Posts Tagged With: the mermaid chair

The Mermaid Chair by Sue Monk Kidd

From the author of The Secret Life of Bees comes another vividly descriptive book, The Mermaid Chair.

The novel details a tempestuous time in the life of Jessie Sullivan, dependable wife and mother. At a time when she was feeling trapped in her settled and routine life with her husband; Jessie welcomed the opportunity to go home to Egret Island, after her mother has an ‘accident’. Upon returning to the island, after five and half years of being away, Jessie embarks on an emotional journey; as her soul re-awakens.

In a drastic departure from her quiet married life, Jessie begins a torrid affair with a Benedictine Monk, revelling in her new immense feelings of sexual desire, freedom and longing; and releasing her to find the real Jessie that had got buried during her marriage. The question of whether her marriage will survive the end of the book is one that kept me in agony, knowing how she felt about both the men in her life. I also really felt for both the male characters as the author gave enough depth to their characters to make me care what happened to them.

The sub-plot of her mother provides an equally emotional distraction to Jessie’s unfaithfulness. Her mother’s instability and the secrets surrounding her father’s death give an air of mystery to the novel which peaked my interest to try and discover the truth.

As with The Secret Life of Bees, this book is incredibly descriptive. It is set on an island for which Sue Monk Kidd has beautifully created the look, feel and smell of each scene; and for me, it perfectly captured the feeling of time spent by the sea. As an example…”…the aroma of the island penetrated, a powerful brew of silt, old crab pots, salted air, and black, gooey mudflats alive and crawling with pungent creatures”. Even now, I can close my eyes and picture the sights and sounds of Egret Island.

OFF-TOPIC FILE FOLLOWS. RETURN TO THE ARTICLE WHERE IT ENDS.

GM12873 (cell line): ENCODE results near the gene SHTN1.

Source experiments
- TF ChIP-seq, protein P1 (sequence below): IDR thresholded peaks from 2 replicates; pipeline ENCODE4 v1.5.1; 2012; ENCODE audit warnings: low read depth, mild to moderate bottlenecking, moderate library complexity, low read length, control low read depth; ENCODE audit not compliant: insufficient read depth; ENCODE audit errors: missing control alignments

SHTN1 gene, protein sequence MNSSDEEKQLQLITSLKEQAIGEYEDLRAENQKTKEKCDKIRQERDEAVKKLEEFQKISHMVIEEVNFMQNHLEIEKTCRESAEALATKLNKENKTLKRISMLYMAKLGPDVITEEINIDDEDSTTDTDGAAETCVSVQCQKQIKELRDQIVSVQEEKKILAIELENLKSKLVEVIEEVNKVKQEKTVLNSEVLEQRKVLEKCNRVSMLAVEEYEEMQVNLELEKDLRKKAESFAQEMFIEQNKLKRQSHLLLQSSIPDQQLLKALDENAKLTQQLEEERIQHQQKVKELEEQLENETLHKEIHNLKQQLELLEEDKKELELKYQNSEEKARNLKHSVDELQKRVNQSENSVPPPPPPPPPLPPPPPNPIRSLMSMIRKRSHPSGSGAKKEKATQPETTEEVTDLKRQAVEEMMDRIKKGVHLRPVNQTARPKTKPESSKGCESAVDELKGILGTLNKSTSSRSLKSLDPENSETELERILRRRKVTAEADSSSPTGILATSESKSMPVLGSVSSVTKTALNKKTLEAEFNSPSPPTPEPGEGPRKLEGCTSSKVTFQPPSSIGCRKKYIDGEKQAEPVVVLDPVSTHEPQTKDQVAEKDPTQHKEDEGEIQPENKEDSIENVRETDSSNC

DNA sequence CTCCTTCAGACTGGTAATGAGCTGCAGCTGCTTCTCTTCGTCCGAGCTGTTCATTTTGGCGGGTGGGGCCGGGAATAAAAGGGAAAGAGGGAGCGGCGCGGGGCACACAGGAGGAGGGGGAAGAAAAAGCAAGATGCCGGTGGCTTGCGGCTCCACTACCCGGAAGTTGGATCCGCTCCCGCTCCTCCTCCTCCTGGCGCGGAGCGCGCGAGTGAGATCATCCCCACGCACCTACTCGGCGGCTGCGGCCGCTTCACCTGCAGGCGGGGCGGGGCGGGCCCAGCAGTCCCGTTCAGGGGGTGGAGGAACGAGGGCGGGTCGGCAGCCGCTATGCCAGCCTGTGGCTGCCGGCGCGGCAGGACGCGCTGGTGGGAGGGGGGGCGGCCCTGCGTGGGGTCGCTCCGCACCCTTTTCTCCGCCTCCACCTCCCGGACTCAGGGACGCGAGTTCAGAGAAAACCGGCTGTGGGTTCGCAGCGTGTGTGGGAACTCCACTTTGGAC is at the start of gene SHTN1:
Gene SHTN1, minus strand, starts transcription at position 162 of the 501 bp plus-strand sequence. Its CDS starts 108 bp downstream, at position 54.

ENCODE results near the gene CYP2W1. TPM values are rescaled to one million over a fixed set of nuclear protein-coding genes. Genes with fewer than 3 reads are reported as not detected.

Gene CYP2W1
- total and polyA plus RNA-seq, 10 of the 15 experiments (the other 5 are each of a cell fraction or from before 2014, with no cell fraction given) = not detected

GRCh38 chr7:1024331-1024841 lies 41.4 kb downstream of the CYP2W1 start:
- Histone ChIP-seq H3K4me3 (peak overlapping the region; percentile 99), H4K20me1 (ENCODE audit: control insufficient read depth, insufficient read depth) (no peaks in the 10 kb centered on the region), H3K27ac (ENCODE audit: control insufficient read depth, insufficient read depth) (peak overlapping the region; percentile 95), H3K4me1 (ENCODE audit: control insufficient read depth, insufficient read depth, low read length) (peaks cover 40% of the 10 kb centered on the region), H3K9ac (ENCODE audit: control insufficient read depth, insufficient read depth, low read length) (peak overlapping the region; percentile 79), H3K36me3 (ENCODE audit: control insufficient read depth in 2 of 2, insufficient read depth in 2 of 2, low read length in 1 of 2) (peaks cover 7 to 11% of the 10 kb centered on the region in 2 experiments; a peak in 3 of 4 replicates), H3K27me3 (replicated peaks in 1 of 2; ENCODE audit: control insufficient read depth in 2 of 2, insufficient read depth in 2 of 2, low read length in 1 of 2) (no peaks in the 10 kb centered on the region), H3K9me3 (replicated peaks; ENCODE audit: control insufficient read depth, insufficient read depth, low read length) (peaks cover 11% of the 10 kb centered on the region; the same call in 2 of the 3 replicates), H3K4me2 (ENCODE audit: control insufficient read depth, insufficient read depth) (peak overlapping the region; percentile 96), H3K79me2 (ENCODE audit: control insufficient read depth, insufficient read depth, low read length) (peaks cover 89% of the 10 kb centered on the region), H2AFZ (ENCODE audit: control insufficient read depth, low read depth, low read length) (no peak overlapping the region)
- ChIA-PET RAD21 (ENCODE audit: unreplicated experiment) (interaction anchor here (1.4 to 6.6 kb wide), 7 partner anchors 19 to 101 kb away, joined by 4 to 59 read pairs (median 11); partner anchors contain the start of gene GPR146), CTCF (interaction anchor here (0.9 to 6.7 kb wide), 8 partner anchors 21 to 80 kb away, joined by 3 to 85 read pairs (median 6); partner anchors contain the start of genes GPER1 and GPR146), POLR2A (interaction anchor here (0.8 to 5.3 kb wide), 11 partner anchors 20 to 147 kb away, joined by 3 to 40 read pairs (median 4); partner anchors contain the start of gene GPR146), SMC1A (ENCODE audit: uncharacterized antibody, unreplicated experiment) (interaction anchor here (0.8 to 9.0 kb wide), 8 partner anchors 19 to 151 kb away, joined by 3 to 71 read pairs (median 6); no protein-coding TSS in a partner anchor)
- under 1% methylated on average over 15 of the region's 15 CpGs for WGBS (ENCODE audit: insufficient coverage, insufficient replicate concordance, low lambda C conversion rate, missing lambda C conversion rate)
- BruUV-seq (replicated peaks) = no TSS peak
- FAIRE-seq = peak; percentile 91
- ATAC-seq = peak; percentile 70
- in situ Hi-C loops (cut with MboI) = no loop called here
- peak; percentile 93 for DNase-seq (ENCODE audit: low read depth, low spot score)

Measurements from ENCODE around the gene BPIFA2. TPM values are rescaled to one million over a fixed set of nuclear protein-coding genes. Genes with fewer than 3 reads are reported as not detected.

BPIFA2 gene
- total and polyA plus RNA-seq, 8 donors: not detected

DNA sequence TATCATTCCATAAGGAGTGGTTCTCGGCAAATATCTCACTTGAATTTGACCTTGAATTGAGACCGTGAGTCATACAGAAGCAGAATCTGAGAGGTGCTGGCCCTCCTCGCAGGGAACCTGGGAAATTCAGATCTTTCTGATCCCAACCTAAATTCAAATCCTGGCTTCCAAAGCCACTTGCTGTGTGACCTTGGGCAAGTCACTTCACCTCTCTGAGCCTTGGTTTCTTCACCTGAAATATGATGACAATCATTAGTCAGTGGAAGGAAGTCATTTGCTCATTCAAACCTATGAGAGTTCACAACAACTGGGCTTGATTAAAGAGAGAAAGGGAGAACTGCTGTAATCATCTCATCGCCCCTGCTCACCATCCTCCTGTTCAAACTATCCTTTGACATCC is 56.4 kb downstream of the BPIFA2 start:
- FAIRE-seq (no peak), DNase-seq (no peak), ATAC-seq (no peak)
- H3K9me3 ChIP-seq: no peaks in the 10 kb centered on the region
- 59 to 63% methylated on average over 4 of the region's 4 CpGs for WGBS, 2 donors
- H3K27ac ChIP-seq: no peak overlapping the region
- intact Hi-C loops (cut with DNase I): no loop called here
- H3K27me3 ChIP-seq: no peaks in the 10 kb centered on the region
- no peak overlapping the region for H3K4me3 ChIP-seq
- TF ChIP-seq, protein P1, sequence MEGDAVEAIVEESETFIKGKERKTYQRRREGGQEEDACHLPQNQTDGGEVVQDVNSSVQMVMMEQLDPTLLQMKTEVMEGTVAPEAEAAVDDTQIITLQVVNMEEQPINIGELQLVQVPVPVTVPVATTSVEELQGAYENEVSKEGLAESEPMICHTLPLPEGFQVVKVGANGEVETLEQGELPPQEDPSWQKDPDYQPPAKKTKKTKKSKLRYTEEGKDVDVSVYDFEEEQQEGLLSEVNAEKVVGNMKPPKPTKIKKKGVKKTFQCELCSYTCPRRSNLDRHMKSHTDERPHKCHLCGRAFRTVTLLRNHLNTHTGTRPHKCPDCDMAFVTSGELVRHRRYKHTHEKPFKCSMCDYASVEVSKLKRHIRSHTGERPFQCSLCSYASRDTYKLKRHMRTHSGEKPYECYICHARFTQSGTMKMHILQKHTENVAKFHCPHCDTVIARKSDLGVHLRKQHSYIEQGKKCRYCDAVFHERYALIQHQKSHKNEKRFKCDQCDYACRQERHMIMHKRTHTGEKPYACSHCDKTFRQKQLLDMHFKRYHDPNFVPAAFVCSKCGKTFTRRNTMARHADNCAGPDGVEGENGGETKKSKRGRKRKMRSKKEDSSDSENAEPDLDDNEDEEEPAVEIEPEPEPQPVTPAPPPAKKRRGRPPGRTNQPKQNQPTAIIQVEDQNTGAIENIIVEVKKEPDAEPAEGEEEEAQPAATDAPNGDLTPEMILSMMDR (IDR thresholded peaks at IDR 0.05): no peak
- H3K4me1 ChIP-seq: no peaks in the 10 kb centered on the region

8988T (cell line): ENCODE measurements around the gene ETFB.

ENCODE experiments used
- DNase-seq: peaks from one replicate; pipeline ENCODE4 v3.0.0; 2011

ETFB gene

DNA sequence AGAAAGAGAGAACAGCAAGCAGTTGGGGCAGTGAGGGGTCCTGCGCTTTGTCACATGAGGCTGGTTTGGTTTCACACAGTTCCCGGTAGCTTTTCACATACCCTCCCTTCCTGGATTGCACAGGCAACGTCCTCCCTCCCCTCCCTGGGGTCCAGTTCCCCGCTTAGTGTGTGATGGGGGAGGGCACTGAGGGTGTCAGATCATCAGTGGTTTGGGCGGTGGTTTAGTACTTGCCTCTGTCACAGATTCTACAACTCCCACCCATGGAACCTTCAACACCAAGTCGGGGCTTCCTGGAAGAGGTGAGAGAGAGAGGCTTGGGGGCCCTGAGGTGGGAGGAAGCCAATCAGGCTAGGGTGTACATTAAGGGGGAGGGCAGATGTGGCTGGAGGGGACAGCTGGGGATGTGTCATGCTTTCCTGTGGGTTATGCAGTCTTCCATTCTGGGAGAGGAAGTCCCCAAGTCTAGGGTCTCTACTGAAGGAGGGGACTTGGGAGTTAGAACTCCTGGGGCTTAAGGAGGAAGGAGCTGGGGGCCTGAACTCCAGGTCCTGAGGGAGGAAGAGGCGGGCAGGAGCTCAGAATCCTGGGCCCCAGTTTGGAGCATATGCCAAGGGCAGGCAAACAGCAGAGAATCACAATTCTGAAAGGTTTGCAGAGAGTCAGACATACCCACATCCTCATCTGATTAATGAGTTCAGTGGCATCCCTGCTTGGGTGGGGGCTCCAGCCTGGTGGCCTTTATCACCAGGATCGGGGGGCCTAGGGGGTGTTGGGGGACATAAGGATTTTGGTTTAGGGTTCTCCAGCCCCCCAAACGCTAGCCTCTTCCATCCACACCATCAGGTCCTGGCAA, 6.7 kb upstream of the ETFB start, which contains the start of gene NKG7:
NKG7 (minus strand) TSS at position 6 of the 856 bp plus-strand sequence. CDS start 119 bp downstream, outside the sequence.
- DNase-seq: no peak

The Mermaid Chair has a nice easy pace and is very easy to read, with enough going on to pull you through and keep you interested. It explores themes of religion, faith, love, relationships and the strong bonds between female friends. I wouldn’t rank this book as one of my all time favourites, but it was an enjoyable read. I loved the self discovery aspect of the novel and how Jessie became a whole person again, taking control of her own life. I did find it a little too emotional at times for my taste (I don’t cope well with story lines of unfaithfulness), and also some of the scenes involving the mother were sometimes a little strong; but on the whole I would recommend this book.

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